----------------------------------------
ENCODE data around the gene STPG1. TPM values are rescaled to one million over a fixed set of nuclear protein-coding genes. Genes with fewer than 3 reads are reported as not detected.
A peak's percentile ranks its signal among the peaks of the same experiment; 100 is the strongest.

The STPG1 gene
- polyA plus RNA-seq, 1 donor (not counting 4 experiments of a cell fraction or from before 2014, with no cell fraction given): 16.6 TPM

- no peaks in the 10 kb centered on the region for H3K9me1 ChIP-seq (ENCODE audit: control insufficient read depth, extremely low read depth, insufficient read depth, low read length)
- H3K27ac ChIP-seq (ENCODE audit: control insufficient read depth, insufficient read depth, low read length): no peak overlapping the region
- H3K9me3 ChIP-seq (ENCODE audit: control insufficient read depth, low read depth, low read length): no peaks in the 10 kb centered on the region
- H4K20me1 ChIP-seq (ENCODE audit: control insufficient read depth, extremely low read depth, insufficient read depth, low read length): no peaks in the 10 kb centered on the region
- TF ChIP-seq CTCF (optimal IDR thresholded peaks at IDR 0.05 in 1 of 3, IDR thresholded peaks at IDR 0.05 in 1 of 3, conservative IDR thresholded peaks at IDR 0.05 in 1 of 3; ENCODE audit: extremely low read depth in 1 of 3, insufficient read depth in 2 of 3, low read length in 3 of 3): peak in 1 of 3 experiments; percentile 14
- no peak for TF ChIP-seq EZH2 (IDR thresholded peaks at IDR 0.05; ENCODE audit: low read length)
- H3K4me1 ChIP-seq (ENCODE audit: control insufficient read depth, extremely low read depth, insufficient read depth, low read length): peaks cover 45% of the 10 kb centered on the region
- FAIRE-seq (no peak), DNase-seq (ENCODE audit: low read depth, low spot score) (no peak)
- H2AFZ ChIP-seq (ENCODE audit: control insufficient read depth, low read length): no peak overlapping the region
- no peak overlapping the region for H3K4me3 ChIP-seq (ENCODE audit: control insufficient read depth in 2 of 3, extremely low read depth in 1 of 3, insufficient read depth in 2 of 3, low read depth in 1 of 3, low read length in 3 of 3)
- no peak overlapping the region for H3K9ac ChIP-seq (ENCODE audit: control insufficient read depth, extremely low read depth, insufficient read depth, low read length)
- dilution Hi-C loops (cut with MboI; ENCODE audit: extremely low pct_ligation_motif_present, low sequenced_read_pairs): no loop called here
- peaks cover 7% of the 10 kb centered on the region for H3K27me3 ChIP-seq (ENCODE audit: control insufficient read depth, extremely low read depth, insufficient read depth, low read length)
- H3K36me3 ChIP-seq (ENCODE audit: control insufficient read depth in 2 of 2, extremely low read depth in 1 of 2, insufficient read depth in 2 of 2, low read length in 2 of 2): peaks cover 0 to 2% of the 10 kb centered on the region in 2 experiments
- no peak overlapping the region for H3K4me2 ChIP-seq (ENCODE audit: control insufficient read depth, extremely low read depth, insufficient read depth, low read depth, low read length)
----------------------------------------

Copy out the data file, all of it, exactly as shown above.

ENCODE data around the gene STPG1. TPM values are rescaled to one million over a fixed set of nuclear protein-coding genes. Genes with fewer than 3 reads are reported as not detected.
A peak's percentile ranks its signal among the peaks of the same experiment; 100 is the strongest.

The STPG1 gene
- polyA plus RNA-seq, 1 donor (not counting 4 experiments of a cell fraction or from before 2014, with no cell fraction given): 16.6 TPM

- no peaks in the 10 kb centered on the region for H3K9me1 ChIP-seq (ENCODE audit: control insufficient read depth, extremely low read depth, insufficient read depth, low read length)
- H3K27ac ChIP-seq (ENCODE audit: control insufficient read depth, insufficient read depth, low read length): no peak overlapping the region
- H3K9me3 ChIP-seq (ENCODE audit: control insufficient read depth, low read depth, low read length): no peaks in the 10 kb centered on the region
- H4K20me1 ChIP-seq (ENCODE audit: control insufficient read depth, extremely low read depth, insufficient read depth, low read length): no peaks in the 10 kb centered on the region
- TF ChIP-seq CTCF (optimal IDR thresholded peaks at IDR 0.05 in 1 of 3, IDR thresholded peaks at IDR 0.05 in 1 of 3, conservative IDR thresholded peaks at IDR 0.05 in 1 of 3; ENCODE audit: extremely low read depth in 1 of 3, insufficient read depth in 2 of 3, low read length in 3 of 3): peak in 1 of 3 experiments; percentile 14
- no peak for TF ChIP-seq EZH2 (IDR thresholded peaks at IDR 0.05; ENCODE audit: low read length)
- H3K4me1 ChIP-seq (ENCODE audit: control insufficient read depth, extremely low read depth, insufficient read depth, low read length): peaks cover 45% of the 10 kb centered on the region
- FAIRE-seq (no peak), DNase-seq (ENCODE audit: low read depth, low spot score) (no peak)
- H2AFZ ChIP-seq (ENCODE audit: control insufficient read depth, low read length): no peak overlapping the region
- no peak overlapping the region for H3K4me3 ChIP-seq (ENCODE audit: control insufficient read depth in 2 of 3, extremely low read depth in 1 of 3, insufficient read depth in 2 of 3, low read depth in 1 of 3, low read length in 3 of 3)
- no peak overlapping the region for H3K9ac ChIP-seq (ENCODE audit: control insufficient read depth, extremely low read depth, insufficient read depth, low read length)
- dilution Hi-C loops (cut with MboI; ENCODE audit: extremely low pct_ligation_motif_present, low sequenced_read_pairs): no loop called here
- peaks cover 7% of the 10 kb centered on the region for H3K27me3 ChIP-seq (ENCODE audit: control insufficient read depth, extremely low read depth, insufficient read depth, low read length)
- H3K36me3 ChIP-seq (ENCODE audit: control insufficient read depth in 2 of 2, extremely low read depth in 1 of 2, insufficient read depth in 2 of 2, low read length in 2 of 2): peaks cover 0 to 2% of the 10 kb centered on the region in 2 experiments
- no peak overlapping the region for H3K4me2 ChIP-seq (ENCODE audit: control insufficient read depth, extremely low read depth, insufficient read depth, low read depth, low read length)